UK Valorant player Jack ‘Br0die’ Emmott has told Esports News UK that our region has a lack of in-game leaders (IGLs).
Speaking to us and other members of the media in a press conference ahead of the latest Red Bull Home Ground tournament, which got underway earlier today and runs until Sunday November 7th 2021, he said that we need more IGLs to step up.
“In terms of UK Valorant and what’s coming up, I think there’s a lot of talent around in the UK,” he said. “I just think there aren’t too many IGLs (in-game leaders) to lead them. So they’re all trying to get together but I think they’re a bit lost.
“I think someone needs to step up and become an IGL to make a great team.”
Br0die is an IGL himself and is part of Tenstar’s mainly UK roster, who won the ESL Premiership earlier this year and are now taking part in this tournament. At the time of writing they are currently 2-0.
Tenstar are one of 16 teams in the Red Bull Home Ground, along with other UK organisations such as Fnatic and LDN UTD, and other teams with UK players like Team Liquid.
Fnatic also have another solid UK IGL in Boaster.
Other sides include Navi, FPX, Gambit, NiP and more.
“We’ve been preparing for this tournament for the last couple of weeks,” Br0die added. “We’ve lost a couple of games to some lesser teams that aren’t in the event, so it’s been a bumpy road. But we’ve been practicing a lot, it’s been going super well and we’re really prepared for it.”
In terms of what Tenstar will be doing after Home Ground, given they’ve not qualified for the first Valorant Champions tournament, he said: “There’s going to be off-season for a lot of teams that aren’t in Champions, obviously. So there’s a bit of time to have off, maybe time to recreate your strats, your team, compositions and come back fresh in the new year.
“So there’s two months til the start of the year and hopefully there will be an announcement soon on when VCT is gonna happen.”
Br0die – who grew up in Sidmouth and started playing games at seven years old on the original Xbox, before becoming a pro CSGO player, also shared his thoughts on the latest Valorant map, Fracture, and why ranked isn’t great compared to pro play.
“You go into a ranked game and, it’s just like, you’re expecting a bad experience. You come in you get insta-locked Jett, Reyna, you get into the game and start speaking, and no one is speaking back to you,” he said. “It’s like, well, this is another game, go fast and re-queue for the next game!”
On Fracture, he commented: “I think it’s super unique, I think the way you can have two T-spawns and both bomb sites can be attacked instantly… there aren’t really any other map in an FPS game like it.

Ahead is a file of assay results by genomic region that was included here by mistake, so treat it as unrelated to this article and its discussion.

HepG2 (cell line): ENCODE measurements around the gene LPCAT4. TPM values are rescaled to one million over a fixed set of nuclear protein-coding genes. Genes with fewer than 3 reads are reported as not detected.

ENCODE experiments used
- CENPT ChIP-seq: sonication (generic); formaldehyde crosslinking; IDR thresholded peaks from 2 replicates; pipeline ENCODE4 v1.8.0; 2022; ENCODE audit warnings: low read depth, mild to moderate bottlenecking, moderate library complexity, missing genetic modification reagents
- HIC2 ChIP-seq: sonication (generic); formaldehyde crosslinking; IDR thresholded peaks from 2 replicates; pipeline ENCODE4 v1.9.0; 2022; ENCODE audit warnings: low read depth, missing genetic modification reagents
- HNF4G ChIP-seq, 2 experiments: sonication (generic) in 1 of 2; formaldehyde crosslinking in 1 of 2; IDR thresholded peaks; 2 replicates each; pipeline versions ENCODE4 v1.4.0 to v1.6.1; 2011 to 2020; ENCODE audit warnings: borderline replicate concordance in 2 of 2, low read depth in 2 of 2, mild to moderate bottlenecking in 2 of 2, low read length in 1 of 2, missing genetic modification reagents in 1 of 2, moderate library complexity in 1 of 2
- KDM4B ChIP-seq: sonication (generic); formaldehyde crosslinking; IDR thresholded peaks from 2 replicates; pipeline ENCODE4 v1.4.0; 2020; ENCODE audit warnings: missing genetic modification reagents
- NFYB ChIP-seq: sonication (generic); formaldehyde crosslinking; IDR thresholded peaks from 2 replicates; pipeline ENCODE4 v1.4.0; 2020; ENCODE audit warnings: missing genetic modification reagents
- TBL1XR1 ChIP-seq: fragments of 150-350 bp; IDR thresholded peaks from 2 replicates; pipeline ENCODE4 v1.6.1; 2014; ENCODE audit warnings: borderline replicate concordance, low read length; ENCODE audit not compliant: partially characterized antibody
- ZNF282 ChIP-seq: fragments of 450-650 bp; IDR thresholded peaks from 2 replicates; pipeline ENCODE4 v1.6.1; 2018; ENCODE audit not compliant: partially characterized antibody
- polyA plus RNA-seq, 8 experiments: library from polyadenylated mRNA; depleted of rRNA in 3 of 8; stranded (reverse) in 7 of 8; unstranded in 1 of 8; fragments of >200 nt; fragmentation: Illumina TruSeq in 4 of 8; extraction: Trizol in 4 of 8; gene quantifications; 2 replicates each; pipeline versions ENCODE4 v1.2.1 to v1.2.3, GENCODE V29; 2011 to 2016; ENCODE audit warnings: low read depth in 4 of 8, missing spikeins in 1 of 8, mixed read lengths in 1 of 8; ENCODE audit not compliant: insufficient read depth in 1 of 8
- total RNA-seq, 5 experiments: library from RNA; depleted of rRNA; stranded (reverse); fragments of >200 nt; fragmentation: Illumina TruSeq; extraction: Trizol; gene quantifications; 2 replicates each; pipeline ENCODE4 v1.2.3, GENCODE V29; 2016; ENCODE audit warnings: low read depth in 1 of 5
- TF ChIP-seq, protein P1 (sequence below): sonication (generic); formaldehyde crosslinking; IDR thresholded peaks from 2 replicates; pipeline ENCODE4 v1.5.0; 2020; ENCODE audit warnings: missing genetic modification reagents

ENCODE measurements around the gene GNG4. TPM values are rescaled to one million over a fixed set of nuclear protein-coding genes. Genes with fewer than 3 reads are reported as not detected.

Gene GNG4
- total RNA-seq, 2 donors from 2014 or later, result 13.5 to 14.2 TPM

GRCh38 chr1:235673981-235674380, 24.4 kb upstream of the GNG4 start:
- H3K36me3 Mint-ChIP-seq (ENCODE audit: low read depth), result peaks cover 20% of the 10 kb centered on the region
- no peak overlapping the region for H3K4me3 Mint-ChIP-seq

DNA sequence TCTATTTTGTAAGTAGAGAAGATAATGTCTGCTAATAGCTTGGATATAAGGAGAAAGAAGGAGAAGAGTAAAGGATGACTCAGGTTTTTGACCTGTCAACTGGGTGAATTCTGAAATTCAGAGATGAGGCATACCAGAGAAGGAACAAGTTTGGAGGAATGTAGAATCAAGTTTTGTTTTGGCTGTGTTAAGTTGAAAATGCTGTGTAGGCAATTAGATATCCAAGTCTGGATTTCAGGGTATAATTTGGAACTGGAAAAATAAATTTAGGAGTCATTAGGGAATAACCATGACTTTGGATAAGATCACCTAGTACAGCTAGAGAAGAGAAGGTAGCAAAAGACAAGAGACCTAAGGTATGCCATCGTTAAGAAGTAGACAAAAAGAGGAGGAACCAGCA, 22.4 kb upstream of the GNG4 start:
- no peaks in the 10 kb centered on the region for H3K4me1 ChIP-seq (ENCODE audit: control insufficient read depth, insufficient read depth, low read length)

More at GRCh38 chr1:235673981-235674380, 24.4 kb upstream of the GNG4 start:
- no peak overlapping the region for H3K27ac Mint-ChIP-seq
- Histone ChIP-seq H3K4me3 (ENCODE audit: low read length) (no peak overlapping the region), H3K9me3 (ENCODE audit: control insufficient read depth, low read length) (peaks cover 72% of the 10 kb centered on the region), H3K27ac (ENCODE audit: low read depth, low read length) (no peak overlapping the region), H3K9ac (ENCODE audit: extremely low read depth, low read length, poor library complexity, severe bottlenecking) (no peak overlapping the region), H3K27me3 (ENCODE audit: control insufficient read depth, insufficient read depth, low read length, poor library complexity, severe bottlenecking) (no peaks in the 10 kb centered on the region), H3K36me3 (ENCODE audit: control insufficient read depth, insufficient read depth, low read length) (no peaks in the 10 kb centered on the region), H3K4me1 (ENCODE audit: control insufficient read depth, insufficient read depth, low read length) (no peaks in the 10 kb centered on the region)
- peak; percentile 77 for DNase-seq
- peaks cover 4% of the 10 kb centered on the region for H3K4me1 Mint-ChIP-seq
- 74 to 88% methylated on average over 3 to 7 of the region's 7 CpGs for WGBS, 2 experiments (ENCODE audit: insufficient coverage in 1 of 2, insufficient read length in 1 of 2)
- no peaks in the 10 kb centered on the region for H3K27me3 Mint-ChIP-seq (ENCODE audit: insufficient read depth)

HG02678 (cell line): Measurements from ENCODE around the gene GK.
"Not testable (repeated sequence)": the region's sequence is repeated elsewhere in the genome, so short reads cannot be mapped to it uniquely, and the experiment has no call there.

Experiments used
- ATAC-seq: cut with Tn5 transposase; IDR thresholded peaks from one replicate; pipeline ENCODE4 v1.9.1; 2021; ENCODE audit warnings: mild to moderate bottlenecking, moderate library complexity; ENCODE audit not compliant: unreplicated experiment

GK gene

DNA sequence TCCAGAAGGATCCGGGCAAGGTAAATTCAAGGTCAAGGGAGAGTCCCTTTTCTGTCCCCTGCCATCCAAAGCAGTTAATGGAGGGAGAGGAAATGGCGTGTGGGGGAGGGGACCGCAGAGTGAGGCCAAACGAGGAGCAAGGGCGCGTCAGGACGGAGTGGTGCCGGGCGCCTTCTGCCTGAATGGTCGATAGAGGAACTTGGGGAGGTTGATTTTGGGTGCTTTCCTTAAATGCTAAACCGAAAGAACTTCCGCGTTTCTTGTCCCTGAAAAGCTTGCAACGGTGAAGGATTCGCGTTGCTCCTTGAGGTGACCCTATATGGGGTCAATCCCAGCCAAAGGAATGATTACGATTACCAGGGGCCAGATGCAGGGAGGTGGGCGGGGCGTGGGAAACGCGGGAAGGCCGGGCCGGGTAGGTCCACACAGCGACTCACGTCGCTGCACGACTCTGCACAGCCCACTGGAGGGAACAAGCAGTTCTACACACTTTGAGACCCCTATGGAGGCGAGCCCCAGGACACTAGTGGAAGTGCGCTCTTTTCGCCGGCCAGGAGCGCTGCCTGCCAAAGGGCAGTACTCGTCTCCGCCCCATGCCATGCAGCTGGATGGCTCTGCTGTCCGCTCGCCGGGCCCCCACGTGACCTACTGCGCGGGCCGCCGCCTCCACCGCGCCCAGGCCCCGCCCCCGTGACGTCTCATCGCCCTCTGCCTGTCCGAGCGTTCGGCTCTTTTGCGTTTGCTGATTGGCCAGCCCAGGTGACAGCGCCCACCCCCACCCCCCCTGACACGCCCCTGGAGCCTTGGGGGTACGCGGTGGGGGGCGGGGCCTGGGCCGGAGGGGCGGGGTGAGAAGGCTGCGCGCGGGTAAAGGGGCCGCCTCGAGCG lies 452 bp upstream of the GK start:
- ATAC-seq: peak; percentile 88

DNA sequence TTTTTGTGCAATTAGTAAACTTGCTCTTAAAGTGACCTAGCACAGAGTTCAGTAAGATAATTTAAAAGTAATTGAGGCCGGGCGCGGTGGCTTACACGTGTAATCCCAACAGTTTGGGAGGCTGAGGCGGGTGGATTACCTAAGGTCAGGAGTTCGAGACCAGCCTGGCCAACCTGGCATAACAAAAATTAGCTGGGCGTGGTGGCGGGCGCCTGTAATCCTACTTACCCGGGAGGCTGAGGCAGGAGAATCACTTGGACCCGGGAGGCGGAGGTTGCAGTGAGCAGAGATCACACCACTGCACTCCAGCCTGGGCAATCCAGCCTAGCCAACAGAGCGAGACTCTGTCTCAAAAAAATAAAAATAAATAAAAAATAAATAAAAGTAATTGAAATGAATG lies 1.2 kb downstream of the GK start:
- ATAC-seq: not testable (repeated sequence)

“It’s super hard to learn and get used to. Everyone is used to two bomb sites and maybe two or three entries, but instantly into the start of the round they could be anywhere and everywhere, and it’s a bit crazy!”
Other players spoke to the media in yesterday’s press conference.
Host Yinsu Collins posted a handy Twitter thread rounding up some of the players’ views:
Magnum, who plays for London-based Fnatic, said Fnatic were “pretty confident and excited” going into the competition, and are “ready to show where we’re standing now”.
Boo from LDN UTD, who recently stepped in for Team Heretics, also added: “Tournaments like this are good because the Valorant VCT series are pretty tough to play in, if you lose you get a break for a couple of months and you don’t know what to do, you don’t know what to train for, so tournaments like this help.”
You can watch Red Bull Home Ground live on twitch.tv/redbull and youtube.com/redbullgaming from 12pm GMT each day, from today until Sunday November 7th 2021.
Dom is an award-winning writer who graduated from Bournemouth University with a 2:1 degree in Multi-Media Journalism in 2007.
As a long-time gamer having first picked up the NES controller in the late ’80s, he has written for a range of publications including GamesTM, Nintendo Official Magazine, industry publication MCV as well as Riot Games and others. He worked as head of content for the British Esports Association up until February 2021, when he stepped back to work full-time on Esports News UK and as an esports consultant helping brands and businesses better understand the industry.